A National Day of Thanksgiving

11/24/2012 7:00 AM

I’m a huge admirer of Abraham Lincoln. I love his story — his humble beginnings, his self-education and his rise to the highest office in the land.

Lincoln was one of America’s most visionary leaders and powerful coalition builders. He was truly a man among men and one of the greatest Americans who ever lived.

I was planning to be one of the first people in line to see the new “Lincoln” movie when it came out this month.

Now everyone knows the origins of Thanksgiving, but my favorite Thanksgiving story has to do with President Lincoln during the heart of the American Civil War.

In 1863, our nation was in the midst of the greatest crisis in its brief history — the dissolution of the union and a war to set other men, women and children free.

The year 1863 was one of setbacks for the Union, including a rout in the Battle of Chancellorsville, but also of triumphs, including great victories at Gettysburg and Vicksburg.

On Oct. 3, 1863, Lincoln issued a proclamation calling for a national day of Thanksgiving. As a nation, we were divided and in the midst of a serious crisis, but Lincoln believed that our country still had a lot to be thankful for. History has since proven him right.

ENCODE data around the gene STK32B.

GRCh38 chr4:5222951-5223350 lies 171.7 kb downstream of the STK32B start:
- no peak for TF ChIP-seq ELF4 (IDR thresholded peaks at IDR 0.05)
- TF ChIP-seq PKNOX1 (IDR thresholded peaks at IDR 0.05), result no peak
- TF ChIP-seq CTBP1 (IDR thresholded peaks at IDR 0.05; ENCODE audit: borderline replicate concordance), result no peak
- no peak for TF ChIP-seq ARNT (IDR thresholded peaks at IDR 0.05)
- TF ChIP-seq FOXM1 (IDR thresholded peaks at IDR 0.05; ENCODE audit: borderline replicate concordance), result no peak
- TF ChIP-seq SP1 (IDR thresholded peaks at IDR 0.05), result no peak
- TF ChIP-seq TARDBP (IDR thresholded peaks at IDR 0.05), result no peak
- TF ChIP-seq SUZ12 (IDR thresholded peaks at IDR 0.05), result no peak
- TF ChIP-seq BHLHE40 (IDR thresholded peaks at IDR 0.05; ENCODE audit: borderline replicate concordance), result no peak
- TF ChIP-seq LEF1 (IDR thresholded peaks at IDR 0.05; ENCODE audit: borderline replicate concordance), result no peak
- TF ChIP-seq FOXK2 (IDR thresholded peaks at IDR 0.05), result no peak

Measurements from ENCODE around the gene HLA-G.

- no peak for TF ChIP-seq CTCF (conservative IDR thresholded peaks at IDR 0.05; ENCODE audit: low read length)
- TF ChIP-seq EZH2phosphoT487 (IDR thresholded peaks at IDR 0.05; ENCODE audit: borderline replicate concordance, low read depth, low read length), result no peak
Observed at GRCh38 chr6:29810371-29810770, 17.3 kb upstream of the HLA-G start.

What I admire most about Lincoln is his optimism, even while facing great adversity.

Today, many of our fellow New Yorkers are suffering in the wake of one of the worst hurricanes to ever hit the eastern seaboard. Many have lost everything and need something to be thankful for.

This Thanksgiving, I encourage all New Yorkers to show their optimism in the face of adversity by donating to the Empire State Relief Fund. This fund is dedicated to providing resources to help people recover from Hurricane Sandy and rebuild and restore their homes.

Contribute at https://empirestaterelief.zissousecure.com/contribute or send an email to info<\@>empirestaterelief.com.

New York is in the midst of a great challenge. Gov. Andrew Cuomo and our fellow New Yorkers are working together to meet this challenge head on. Farmers, many of whom were already ravaged by Hurricane Irene and Tropical Storm Lee, are donating their goods to the relief efforts. Many others are giving precious dollars and, more importantly, precious time to the relief efforts.

There is much work to do and the cost in resources and time will be tremendous. With all these factors in play, every minute counts.

But we still have reason for optimism. New Yorkers are strong and adaptable and willing to lend one another a helping hand.

As New Yorkers and our nation come together this Thanksgiving, I hope we can all take comfort in the eternal optimism of Abraham Lincoln.

“I am a firm believer in the people,” Lincoln said. “If given the truth, they can be depended upon to meet any national crisis.”

I wish all New Yorkers a Happy Thanksgiving.

Darrel J. Aubertine is commissioner of the New York State Department of Agriculture and Markets.

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